Photo from ADR website made by Alain Piron

Alternative Democratic Reform Party — Alternativ Demokratesch Reformpartei (ADR)

In this article, we will take a closer look at the Democratic Party of Luxembourg, analyzing its structure, leadership, current political stance on key issues and historical evolution.

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The Alternative Democratic Reform Party, known as ADR, stands as a distinctive force in Luxembourg's political landscape. Established in 1987 with a singular mission to advocate for pension parity between public servants and private-sector employees, the ADR has evolved into a social-conservative and national-conservative political entity with populist leanings.

ADR party at a glance

What distinguishes the ADR from other political groups in Luxembourg is its journey from a single-issue platform to a comprehensive conservative agenda. While initially focusing on pension reform, the party's political successes necessitated the development of stances on a wide array of public policy matters. As a result, it has embraced positions favoring economic liberalism and it is the largest party in Luxembourg to adopt a softly Eurosceptic stance.

As of today, the Alternativ Demokratesch Reformpartei commands 4 seats out of 60 in the Chamber of Deputies, positioning itself as the fifth-largest party in terms of parliamentary representation.

4 seats
holds ADR
21 seats
holds CSV
10 seats
holds LSAP

The ADR is tied to a labor union, called Neutral Union of Luxembourg Workers (NGL), the third-largest general trade union in the country. The party is supported both by the older generation and younger people with low income.


Political Guide

Structure and representativeness

The Alternative Democratic Reform Party (ADR) in Luxembourg is a political force characterized by its organizational depth and grassroots presence. With a membership base of approximately 1,800 individuals, it ranks as the fourth-largest party in terms of membership within the country's political landscape. At the helm of the ADR stands Fred Keup, who serves as the party's president, guiding its direction and representing its core principles.

The ADR's organizational framework is robust, comprising both national bodies and local structures, along with a unique division known as ADR Fraen (ARD Women). In addition, there is also a youth group called ADRenalin, founded in 1999, which acts as an independent entity.

The inner life of a party

At the national level, the party's decision-making apparatus consists of three key components.

The highest decision-making body within the ADR, the National Congress convenes annually and includes all party members. The date, time, and location of the Congress are determined by the National Committee. Here, critical policy decisions and party strategies are debated and finalized.
National Committee
Responsible for the efficient management of the party, both administratively and politically, the National Committee oversees program implementation and the execution of resolutions passed by the Congress. It reports exclusively to the National Congress and is composed of the national president, vice president, secretary-general, general treasurer, five district delegates, parliamentary representatives, European parliamentarians, government members, the honorary president, and the honorary secretary-general.
Executive Committee
The ADR is divided into four party districts, aligned with the four national electoral districts. Local district executives have the autonomy to support and facilitate the establishment of party sections at municipal or regional levels. These districts and sections play a crucial role in grassroots organizing, engaging in political activities in line with the party's ethos, caring for party members and supporters within their geographical scope, and encouraging their participation in the party's political life.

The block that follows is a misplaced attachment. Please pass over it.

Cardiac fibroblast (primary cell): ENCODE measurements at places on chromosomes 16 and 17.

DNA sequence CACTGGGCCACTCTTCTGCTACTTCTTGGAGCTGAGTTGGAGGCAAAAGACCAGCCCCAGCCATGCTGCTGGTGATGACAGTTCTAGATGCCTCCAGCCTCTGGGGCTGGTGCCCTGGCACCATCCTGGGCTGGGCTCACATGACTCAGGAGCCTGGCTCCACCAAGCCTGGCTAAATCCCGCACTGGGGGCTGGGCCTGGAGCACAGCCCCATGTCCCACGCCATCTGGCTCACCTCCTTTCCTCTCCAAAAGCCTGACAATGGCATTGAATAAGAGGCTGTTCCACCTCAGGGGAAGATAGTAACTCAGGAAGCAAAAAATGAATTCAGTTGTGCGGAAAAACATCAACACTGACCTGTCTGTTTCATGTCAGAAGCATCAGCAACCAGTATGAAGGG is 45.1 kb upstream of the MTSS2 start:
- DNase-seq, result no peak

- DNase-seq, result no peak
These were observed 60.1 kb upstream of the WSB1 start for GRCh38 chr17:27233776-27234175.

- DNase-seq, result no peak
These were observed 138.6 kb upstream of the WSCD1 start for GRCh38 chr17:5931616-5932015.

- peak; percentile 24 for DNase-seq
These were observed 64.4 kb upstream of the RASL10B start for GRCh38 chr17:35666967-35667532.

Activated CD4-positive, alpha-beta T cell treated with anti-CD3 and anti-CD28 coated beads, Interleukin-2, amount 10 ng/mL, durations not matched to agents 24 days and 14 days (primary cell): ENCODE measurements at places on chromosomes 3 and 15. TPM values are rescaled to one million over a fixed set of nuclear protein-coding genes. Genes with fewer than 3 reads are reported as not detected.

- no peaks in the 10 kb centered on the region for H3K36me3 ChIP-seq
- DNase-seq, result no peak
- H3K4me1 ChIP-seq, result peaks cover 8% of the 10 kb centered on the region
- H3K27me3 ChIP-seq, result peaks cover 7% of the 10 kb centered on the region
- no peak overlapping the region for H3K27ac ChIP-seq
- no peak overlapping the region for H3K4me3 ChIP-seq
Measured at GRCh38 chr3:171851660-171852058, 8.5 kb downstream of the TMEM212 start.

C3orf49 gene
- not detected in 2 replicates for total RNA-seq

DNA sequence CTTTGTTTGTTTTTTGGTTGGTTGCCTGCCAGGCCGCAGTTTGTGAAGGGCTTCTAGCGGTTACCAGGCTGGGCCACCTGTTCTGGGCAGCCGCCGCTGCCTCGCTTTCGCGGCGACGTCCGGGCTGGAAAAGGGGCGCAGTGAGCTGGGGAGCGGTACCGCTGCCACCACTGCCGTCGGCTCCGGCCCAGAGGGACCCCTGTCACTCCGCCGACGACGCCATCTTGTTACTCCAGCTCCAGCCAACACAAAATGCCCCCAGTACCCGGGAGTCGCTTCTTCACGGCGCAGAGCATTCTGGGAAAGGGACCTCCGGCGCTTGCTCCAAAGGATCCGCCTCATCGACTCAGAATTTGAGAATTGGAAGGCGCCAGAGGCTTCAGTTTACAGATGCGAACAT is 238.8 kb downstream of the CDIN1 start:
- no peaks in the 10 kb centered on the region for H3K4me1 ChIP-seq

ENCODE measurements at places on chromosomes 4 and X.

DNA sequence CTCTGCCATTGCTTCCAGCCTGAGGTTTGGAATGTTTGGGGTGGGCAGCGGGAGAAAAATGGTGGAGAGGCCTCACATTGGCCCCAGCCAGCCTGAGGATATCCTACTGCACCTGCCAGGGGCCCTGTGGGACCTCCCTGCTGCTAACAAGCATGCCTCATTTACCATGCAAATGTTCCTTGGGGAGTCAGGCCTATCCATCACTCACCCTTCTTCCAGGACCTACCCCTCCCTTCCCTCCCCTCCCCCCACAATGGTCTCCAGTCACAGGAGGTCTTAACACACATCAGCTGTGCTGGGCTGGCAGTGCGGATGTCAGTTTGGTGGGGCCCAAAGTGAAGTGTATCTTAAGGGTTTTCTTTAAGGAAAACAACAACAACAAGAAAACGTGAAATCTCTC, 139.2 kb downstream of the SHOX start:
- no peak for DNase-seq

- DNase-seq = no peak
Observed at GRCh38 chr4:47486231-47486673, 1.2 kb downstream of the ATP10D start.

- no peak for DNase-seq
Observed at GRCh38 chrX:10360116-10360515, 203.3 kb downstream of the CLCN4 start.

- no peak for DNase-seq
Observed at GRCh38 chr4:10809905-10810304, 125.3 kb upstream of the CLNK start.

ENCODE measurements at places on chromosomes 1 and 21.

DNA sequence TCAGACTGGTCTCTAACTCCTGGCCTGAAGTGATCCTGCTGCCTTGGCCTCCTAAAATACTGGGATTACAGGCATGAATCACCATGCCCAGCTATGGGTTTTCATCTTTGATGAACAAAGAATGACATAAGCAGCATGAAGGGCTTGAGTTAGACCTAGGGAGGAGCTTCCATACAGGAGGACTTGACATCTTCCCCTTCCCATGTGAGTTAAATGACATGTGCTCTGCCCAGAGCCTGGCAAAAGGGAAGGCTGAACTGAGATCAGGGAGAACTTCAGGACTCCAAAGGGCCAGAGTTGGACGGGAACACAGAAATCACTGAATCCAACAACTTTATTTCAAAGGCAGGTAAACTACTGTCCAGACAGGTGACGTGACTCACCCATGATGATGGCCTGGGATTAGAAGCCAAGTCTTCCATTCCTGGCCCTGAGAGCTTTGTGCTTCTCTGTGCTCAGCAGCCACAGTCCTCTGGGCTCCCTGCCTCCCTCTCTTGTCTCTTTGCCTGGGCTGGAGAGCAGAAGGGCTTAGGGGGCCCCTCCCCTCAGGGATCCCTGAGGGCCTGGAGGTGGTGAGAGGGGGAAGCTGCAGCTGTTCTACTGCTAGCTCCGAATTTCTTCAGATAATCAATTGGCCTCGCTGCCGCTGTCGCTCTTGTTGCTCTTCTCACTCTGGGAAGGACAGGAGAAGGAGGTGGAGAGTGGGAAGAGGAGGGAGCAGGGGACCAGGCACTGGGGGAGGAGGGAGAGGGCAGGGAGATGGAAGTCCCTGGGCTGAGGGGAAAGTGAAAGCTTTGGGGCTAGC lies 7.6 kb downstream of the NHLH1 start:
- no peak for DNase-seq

Electoral system divides the country into four constituencies. The number of seats allocated to each constituency is proportional to its population

seats in the South
seats in the Center
seats in the North
seats in the East

People and influence in the party

Key personnel profiles

Within the Luxembourg ADR party, a constellation of individuals holds pivotal roles across various spheres, contributing to the party's direction and influence. Let's explore the prominent figures in the ADR, classifying them according to their respective fields of action.

Leaders of the party

Fred Keup
A Luxembourgish teacher, who emerged as a political figure during his participation in the 2015 Constitutional referendum: he advocated against granting voting rights to foreigners for the national parliament. Widely respected for his advocacy for the Luxembourgish language and multilingualism, he secured a seat in the Chamber of Deputies in October 2020. By March 2022, he was elected as the president of ADR.
Dan Hardy
A notable journalist from Luxembourg and an RTL reporter, he dedicated 17 years to journalism before transitioning into politics. He now holds the position of Vice-President in the ADR party.
Pierrette Koehler
A mother and active political figure in Bettembourg municipality since 2017. In 2018 she represented ADR as a member of Sport Comission at the local level. Since 2021, she holds a position of Vice-President of the party alongside Hardy, Schoos, Weidig.
Alexandra Schoos
Veterenarian at Laboratoire de Médecine Vétérinaire de l'Etat. Currently serves as a Vice-President of the ADR party alongside Hardy, Koehler, Weidig.
Tom Weidig
A Doctor in quantum physics, renowned researcher, and former youth world chess champion from Luxembourg. He currently holds the position of Vice-President in the ADR party, serving alongside Hardy, Koehler, and Schoos.
Show all

Other key members of the party

Alex Penning
Secretary-General of the party
Detlef Xhonneux
Treasurer of ADR
Gast Giberyen
Honorary President of the party
Roby Mehlen
Honorary President of the party

The ADR isn't included in the present Bettel II government coalition. As a result, none of its members occupy ministerial roles in the administration. In last Chamber elections in 2018 the ADR has secured 7% share of the votes.

Participation graphs by Luxtoday. Information source: Wikipedia

The Luxembourg ADR holds a significant presence in the Chamber of Deputies, it ranked as the fifth-largest party with 4 seats out of 60 after the 2018 legislative elections. However, due to natural movements in the political world and the personal circumstances of the deputies, there are currently only three deputies: Fernand Kartheiser, Jeff Engelen, and Fred Keup.

There are 705 seats in the European Parliament.